Dara Kass is an emergency medicine physician at New York–Presbyterian Hospital and Columbia University Irving Medical Center in New York City, the epicenter of the U.S. coronavirus outbreak. She usually works the weekend shift, but she’s not going to the ER right now—she’s quarantined at home after having tested positive for COVID-19. In just a matter of time, she went from doctor to patient. And she’s wondering when she’ll be able to get back to the ER and help others suffering from the disease.
Kass spoke to me remotely from her home for Thursday’s episode of What Next. We talked about life with COVID-19, what it’s like to be a provider with the disease, and the strain on the NYC medical system. Our conversation has been edited and condensed for clarity.
Mary Harris: Who do you think your first patient with COVID-19 was?
Dara Kass: I don’t know. I had taken care of a patient in late February who I thought had a very weird presentation of a fever and a cough. I went through this thing in my mind: She had no travel history, showed no risk factors, met none of the CDC criteria. But then she coughed on me, and it was the first time I thought I should protect myself from patients.
That weekend felt the way I think a lot of other hospitals are going to feel as this happens. There is a calm before the storm. That is really scary because you wind up discharging a bunch of patients who most likely don’t need to be there.
So you discharge patients to make room for a surge—
Yeah, the system does that. And then the next day you start seeing patients coming in a little sicker, a little more short of breath, their oxygen levels a little lower. Now we’re intubating not just a 90-year-old or a 50-year-old—we’re admitting two patients at the same time.
You’ve said your bosses did all they could to prevent getting to the place they are in now.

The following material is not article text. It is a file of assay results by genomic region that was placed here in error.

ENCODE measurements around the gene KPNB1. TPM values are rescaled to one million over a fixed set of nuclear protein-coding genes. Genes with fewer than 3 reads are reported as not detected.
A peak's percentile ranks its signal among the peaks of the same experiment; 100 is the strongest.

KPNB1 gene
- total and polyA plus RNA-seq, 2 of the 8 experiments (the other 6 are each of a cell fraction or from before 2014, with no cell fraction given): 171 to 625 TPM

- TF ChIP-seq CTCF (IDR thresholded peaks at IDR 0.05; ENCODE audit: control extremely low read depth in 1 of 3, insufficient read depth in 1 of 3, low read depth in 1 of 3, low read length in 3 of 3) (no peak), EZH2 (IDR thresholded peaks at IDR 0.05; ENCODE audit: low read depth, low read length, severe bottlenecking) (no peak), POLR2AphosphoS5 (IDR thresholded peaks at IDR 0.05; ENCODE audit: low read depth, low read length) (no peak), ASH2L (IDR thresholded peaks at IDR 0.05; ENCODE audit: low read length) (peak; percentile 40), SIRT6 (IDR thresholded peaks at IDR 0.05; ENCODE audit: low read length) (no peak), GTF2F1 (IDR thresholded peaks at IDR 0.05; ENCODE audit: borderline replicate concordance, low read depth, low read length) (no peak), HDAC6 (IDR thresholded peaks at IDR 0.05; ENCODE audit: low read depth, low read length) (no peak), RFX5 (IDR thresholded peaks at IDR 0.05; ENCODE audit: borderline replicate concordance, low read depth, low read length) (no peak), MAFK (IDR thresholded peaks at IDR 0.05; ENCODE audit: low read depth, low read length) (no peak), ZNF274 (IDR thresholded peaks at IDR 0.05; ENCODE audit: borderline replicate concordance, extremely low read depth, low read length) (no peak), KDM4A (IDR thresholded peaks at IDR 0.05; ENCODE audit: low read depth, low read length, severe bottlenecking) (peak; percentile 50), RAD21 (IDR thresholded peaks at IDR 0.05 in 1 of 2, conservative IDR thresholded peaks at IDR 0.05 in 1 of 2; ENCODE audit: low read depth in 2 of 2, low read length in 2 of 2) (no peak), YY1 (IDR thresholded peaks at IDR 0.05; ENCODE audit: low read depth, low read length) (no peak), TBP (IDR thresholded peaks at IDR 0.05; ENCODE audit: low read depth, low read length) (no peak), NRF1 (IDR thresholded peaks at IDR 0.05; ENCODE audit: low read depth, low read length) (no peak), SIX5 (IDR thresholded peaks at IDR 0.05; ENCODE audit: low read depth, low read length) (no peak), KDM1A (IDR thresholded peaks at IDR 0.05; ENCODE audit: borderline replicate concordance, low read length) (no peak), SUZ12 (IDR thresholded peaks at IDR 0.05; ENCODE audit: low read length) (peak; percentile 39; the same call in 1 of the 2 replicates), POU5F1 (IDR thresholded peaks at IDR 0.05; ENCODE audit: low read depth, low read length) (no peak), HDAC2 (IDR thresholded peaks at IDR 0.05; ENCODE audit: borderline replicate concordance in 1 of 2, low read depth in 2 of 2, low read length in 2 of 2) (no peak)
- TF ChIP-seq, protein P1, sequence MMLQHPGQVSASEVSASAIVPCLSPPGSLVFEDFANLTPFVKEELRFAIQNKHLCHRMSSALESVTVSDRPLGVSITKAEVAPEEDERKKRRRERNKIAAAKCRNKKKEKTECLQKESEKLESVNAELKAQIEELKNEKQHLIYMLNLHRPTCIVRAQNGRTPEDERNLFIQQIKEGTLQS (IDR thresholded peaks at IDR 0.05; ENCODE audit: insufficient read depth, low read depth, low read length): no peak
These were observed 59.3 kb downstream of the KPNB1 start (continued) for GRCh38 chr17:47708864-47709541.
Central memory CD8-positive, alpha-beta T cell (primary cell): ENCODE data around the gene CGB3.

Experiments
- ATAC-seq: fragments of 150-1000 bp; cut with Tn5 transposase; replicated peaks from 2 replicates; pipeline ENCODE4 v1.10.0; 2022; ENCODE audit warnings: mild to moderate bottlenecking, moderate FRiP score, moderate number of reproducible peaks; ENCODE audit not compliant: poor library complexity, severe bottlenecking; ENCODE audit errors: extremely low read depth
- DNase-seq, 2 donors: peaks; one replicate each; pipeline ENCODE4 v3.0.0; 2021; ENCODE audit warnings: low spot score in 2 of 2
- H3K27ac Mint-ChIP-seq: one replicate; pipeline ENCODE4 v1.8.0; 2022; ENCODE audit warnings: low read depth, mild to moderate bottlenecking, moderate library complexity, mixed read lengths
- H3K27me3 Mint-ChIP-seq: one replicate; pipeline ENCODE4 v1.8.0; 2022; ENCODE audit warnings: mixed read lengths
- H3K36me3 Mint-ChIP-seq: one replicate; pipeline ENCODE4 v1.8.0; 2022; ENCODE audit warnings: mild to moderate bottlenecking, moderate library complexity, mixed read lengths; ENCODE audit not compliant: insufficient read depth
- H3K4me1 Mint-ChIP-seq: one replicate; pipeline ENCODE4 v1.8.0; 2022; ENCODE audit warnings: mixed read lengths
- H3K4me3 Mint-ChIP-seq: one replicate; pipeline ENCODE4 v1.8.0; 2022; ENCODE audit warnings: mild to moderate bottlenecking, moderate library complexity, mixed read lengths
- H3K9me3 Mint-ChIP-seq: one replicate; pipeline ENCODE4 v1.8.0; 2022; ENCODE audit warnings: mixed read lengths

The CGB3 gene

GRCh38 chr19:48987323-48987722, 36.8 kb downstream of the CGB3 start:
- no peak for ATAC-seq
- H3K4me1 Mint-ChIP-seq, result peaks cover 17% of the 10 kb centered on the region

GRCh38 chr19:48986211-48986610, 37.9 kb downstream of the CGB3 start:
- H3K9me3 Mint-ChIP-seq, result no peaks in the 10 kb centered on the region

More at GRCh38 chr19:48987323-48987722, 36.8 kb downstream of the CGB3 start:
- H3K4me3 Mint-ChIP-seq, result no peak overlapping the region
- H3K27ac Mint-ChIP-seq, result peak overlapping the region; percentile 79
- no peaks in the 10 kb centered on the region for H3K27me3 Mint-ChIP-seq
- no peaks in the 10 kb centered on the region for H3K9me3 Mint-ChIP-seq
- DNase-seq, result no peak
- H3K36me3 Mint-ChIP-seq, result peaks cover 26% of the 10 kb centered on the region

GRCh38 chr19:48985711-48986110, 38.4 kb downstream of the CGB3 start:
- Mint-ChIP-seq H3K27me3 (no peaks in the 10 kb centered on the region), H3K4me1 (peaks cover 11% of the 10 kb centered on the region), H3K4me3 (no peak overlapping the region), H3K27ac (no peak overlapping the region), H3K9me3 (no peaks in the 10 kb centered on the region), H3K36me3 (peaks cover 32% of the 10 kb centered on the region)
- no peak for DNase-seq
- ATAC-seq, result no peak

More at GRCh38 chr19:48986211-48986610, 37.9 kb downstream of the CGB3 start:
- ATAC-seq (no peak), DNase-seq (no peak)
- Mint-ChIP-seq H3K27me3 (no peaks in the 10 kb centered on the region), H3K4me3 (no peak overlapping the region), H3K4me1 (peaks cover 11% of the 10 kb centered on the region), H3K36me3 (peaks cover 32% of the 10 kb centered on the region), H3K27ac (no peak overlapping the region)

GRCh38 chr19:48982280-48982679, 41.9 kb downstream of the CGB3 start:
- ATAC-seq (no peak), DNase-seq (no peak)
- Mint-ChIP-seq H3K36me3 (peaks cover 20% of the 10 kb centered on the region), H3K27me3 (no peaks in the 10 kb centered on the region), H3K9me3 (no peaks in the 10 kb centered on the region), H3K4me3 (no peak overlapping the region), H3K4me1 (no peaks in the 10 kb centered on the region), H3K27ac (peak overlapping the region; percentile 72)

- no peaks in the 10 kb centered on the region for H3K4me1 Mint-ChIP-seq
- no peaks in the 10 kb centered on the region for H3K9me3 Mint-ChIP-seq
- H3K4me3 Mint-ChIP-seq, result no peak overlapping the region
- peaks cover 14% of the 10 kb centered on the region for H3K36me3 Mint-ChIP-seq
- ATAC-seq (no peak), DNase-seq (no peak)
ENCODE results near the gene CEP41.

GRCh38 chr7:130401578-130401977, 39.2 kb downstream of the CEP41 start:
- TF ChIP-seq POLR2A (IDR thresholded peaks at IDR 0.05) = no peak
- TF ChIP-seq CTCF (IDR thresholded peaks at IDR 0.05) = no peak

I am proud of how Columbia has addressed this from the beginning. Working in one of the major medical centers in New York City, we always knew we would be overrun with patients when the coronavirus came to New York. And they have been incredibly honest and consistent with their desire to help and be leaders in this field.
Is there a bar here?
You can only do what you do, right? They’re not testing nearly enough people because they can’t. They’re not testing nearly enough health care workers because they can’t. It is a really difficult thing to tell people who probably have the virus: “You probably have it. I wish I could test you. I wish I could give you closure.” It’s uncharted territory for us as doctors to watch patients who look like us get really sick without preparation.
With COVID-19, are you seeing lots of patients who are young, who look like they could be working alongside you in the ER?
It is still overwhelmingly the case that the patients who come in sick are going to be over the age of 60. This disease does have a prevalence among older people. But that has nothing to do with it sparing younger people. So for the first time ever, we are intubating patients who look like us. It’s not just one random person who has a lung disease or somebody who has a really extraordinary case of cancer. It is the consistency that every day, on every shift, there will be one patient under the age of 50, at least, who will lose the ability to breathe on their own.
It sounds like what you’re doing is both talking to other physicians who have found themselves suddenly ill and also talking to physicians who are slogging through it every day but seeing themselves in their patients and feeling helpless.
That’s exactly right. And that’s where the cycle of anxiety and fear for the health care workforce is coming in. We are helpers first and foremost. We rearrange our lives for this. We are ready to take care of patients. But now we have these other experiences. If I come home to my family, what happens when I get infected? Am I going to become one of those patients who’s not going to make it?
We have seen patients after five or six days, especially young patients, take a turn for the worse and lose the ability to breathe. It makes it super existential: For me, as long as I can breathe today, I’m going to use my breath for a purpose.